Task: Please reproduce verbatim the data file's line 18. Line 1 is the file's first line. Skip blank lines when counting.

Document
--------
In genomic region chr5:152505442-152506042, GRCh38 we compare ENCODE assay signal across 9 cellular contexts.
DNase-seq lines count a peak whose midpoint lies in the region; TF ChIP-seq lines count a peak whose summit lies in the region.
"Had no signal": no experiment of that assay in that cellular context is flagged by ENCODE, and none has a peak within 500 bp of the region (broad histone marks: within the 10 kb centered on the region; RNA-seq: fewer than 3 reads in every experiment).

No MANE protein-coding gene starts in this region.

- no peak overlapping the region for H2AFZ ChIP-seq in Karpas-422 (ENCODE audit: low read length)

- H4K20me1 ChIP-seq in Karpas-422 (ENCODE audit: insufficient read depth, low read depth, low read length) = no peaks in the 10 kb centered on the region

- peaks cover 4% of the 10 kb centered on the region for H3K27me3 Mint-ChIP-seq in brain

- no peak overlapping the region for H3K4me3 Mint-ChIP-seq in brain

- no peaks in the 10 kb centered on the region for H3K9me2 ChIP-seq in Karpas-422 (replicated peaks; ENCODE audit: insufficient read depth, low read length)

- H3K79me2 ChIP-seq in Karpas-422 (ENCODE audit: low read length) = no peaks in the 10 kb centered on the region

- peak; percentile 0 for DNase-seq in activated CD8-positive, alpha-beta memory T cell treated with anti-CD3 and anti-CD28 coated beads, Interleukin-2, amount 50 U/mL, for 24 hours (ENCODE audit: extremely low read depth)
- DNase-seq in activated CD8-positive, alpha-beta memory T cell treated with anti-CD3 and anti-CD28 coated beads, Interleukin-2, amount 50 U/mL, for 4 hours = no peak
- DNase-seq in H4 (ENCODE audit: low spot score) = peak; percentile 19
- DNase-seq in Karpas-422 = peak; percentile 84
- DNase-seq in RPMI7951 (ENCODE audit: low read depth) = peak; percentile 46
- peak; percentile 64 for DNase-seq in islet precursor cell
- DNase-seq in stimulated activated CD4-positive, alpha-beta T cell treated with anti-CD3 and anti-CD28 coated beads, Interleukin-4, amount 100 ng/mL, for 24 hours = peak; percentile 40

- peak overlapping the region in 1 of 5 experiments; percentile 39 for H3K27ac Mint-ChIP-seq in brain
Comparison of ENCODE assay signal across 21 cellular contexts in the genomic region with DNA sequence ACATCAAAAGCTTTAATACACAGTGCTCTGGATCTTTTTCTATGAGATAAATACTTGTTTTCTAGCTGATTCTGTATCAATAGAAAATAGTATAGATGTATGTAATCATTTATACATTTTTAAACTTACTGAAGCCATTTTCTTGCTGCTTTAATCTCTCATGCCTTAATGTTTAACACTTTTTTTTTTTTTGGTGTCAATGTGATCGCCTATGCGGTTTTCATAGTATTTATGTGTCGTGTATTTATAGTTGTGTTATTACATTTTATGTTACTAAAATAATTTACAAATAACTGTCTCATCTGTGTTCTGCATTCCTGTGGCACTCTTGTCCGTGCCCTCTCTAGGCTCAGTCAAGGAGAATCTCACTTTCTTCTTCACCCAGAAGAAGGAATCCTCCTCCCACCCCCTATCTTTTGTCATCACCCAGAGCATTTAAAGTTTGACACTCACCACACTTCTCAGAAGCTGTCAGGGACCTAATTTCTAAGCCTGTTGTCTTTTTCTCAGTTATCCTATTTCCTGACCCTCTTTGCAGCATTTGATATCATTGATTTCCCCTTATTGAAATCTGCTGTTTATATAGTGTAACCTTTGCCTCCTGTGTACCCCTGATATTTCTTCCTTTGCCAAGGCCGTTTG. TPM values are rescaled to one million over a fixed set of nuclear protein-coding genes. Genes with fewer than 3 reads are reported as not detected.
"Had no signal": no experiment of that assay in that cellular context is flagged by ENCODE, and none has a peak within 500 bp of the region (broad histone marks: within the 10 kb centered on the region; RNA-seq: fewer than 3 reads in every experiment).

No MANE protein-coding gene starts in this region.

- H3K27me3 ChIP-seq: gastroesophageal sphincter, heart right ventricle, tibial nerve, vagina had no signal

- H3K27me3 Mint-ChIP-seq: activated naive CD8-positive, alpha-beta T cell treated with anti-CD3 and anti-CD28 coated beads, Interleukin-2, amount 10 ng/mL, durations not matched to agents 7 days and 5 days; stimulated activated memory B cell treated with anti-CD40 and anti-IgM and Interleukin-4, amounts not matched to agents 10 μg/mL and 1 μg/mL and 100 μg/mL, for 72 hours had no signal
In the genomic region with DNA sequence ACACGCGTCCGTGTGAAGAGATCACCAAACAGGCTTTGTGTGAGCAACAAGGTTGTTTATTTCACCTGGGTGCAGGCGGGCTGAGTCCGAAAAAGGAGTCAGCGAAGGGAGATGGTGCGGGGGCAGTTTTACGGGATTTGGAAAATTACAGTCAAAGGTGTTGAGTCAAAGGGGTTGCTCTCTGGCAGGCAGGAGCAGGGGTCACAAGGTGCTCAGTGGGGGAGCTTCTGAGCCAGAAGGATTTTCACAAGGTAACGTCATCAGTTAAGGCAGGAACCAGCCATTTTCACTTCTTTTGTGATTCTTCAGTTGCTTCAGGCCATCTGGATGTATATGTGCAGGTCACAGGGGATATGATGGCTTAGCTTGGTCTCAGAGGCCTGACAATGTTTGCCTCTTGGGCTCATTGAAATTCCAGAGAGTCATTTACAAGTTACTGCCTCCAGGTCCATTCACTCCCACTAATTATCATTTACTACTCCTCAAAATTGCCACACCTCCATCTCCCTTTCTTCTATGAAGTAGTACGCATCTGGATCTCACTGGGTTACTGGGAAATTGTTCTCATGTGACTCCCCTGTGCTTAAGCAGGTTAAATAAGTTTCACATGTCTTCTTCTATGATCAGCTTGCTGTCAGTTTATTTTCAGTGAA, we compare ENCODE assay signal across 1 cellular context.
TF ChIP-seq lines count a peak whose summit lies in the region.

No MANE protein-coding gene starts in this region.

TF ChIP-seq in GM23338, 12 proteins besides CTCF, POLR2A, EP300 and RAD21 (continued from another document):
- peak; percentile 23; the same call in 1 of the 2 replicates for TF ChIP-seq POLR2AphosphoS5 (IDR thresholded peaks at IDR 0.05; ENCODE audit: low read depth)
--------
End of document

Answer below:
- peak overlapping the region in 1 of 5 experiments; percentile 39 for H3K27ac Mint-ChIP-seq in brain